Russian-Ukrainian crisis: what future for world energy prices? | Energy
Russia’s invasion of Ukraine drives global energy prices higher as oil surges above $100 a barrel.
Russia’s invasion of Ukraine is driving up pump prices for consumers around the world.
Oil prices rose to their highest level since 2014 on Thursday after Russian President Vladimir Putin ordered a full-scale military attack on Ukraine, prompting widespread international condemnation.
Brent crude futures jumped 5.4% to top $100 a barrel for the first time since September 2014.
Many analysts expect prices to rise much further amid fears of a major disruption to global energy supplies.
How high will the prices go?
“The next day will be quite critical – will definitely see prices break above 100/bps in the coming weeks,” Carlos Casanova, senior Asia economist at UBP in Hong Kong, told Al Jazeera.
“In the event that the U.S. supply or talks in Vienna do not go as planned, this could lead to further appreciation pressures in the $150-$170 range,” Casanova said, referring to the talks. in Vienna aimed at reviving the Iranian nuclear deal, which would give a new impetus to the offer.
“The impact will be felt via sentiment and rising global inflation.”
Jeffrey Halley, senior market analyst for Asia-Pacific at OANDA, said he expects prices to rise further once the market digests the full implications of the Russian invasion.
“A move above $100 seems inevitable, and I think a move in Brent to $120.00 is not out of the question based on my previous ad nauseum comments,” Halley said in a note Thursday.
In January, a group of economists at JPMorgan Chase & Co. predicted that a push to $150 a barrel would cut global economic growth by more than three-quarters, to less than 1% in the first half.
Energy prices had already soared in recent months amid a confluence of factors including the pandemic, tight supply and rising tensions between Russia and Ukraine.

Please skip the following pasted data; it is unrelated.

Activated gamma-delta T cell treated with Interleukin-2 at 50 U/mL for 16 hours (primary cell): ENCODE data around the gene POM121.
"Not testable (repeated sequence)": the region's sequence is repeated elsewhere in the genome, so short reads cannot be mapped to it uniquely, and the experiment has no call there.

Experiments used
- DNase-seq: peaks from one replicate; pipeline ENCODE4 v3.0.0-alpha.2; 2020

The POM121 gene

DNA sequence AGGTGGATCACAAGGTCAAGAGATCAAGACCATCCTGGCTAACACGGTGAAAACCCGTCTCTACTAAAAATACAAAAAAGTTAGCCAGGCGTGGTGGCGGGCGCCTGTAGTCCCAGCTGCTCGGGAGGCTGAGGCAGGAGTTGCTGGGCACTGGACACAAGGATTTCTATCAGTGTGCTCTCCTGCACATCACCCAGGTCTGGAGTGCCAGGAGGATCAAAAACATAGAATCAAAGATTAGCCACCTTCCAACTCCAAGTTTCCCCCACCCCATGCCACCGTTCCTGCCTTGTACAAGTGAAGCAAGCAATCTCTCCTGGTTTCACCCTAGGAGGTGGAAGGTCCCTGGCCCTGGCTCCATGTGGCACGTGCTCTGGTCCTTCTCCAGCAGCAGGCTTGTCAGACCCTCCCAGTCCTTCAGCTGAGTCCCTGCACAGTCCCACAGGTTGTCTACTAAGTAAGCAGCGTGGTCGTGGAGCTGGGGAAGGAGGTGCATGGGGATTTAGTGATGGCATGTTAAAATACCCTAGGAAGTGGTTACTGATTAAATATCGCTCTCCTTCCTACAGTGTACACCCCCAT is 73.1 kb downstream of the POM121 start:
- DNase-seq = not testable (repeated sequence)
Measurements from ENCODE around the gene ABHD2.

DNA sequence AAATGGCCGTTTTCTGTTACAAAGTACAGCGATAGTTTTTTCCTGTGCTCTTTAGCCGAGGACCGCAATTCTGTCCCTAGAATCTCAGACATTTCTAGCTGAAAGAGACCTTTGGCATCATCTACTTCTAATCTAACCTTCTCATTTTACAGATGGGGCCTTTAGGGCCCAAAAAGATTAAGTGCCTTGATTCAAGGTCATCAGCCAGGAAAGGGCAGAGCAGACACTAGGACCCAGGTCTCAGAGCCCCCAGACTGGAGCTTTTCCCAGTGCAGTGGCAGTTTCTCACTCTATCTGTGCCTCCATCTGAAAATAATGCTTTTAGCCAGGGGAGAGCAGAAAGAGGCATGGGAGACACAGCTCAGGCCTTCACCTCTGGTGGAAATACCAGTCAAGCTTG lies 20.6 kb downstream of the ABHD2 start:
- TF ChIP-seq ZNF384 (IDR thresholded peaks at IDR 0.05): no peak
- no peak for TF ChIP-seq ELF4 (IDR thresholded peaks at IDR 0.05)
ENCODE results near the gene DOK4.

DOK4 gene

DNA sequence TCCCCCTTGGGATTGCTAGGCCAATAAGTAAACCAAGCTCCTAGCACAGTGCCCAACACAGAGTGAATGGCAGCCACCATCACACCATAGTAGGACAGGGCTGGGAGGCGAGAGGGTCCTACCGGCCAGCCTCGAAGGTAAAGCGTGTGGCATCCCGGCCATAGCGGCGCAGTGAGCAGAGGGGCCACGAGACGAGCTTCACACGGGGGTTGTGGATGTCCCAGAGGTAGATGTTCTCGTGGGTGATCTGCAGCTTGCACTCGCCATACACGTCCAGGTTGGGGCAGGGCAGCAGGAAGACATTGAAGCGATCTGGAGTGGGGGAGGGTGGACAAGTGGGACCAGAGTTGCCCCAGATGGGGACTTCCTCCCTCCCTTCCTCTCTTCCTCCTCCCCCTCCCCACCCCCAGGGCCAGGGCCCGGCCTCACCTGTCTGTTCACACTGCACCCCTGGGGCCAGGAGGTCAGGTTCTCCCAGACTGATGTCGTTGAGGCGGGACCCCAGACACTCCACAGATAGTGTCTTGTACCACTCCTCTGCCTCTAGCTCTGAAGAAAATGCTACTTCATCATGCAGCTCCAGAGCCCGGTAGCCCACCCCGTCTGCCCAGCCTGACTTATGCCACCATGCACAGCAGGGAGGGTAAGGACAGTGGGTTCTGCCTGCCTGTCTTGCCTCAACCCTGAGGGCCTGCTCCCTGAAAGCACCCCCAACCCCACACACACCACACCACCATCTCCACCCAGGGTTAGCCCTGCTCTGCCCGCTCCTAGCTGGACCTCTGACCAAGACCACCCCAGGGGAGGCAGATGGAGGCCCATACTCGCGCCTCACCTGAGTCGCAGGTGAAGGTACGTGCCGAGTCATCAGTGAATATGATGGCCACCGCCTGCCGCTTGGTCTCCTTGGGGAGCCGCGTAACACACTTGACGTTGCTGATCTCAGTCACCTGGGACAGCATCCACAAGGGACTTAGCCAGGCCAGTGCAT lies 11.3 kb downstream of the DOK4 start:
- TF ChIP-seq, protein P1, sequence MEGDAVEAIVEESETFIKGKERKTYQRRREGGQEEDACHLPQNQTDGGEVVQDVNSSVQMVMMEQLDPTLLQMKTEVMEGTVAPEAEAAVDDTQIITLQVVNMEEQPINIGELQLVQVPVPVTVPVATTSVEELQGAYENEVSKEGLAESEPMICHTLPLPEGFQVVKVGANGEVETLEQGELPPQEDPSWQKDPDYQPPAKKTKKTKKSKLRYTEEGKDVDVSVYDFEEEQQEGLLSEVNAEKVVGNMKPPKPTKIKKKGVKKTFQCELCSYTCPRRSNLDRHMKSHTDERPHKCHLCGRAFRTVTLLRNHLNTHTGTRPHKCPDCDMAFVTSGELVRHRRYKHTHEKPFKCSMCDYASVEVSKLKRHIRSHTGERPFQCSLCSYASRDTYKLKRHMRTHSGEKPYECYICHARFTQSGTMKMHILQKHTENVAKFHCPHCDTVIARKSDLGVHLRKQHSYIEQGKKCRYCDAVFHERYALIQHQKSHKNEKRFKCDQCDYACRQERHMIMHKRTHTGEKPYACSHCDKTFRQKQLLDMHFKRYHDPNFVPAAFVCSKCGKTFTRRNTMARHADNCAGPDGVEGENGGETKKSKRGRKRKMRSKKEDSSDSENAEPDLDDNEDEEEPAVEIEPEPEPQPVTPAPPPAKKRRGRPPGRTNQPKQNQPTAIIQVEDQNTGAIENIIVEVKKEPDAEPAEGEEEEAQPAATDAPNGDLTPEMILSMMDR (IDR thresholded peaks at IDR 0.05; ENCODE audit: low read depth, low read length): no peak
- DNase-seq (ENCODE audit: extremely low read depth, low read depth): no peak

In the United States, which is struggling with its highest inflation since the early 1980s, the average national price of gasoline is $3.52 per gallon (3.8 liters), in up nearly 90 cents since last year, according to GasBuddy.
Where does the United States and the world get its oil?
Russia is the world’s third-largest oil producer and second-largest natural gas producer, ranking among the top energy suppliers to the United States and China, the world’s two largest economies.
In 2020, Russia supplied 7% of US oil and crude oil imports, making it the country’s third-largest supplier alongside Saudi Arabia.
This is likely one of the reasons the United States has signaled in recent days that sanctions against Russia would not target the country’s energy sector.
Despite this, US President Joe Biden on Thursday announced sanctions against a company building the $11 billion Nord Stream 2 gas pipeline, which is not yet in service. Biden has promised to impose new “tough sanctions” on Moscow soon in coordination with allied countries.
Even sanctions that do not specifically target the energy market could indirectly hamper oil and natural gas exports or prompt Moscow to retaliate by limiting supply.
The war in Ukraine could also disrupt the country’s main pipelines that supply Europe with natural gas.
Trinh Ng, senior economist at Natixis in Hong Kong, said “people should expect higher prices.”
“For net oil importers, prices will go up. The question is who will absorb it? As in, will governments subsidize households and businesses? Trinh told Al Jazeera.
“Anyway, it will be expensive. I suspect some countries will try to keep prices on course through subsidies to mitigate the impact, but overall inflationary pressures will increase, especially in countries where demand is improving, such as Southeast Asia and India.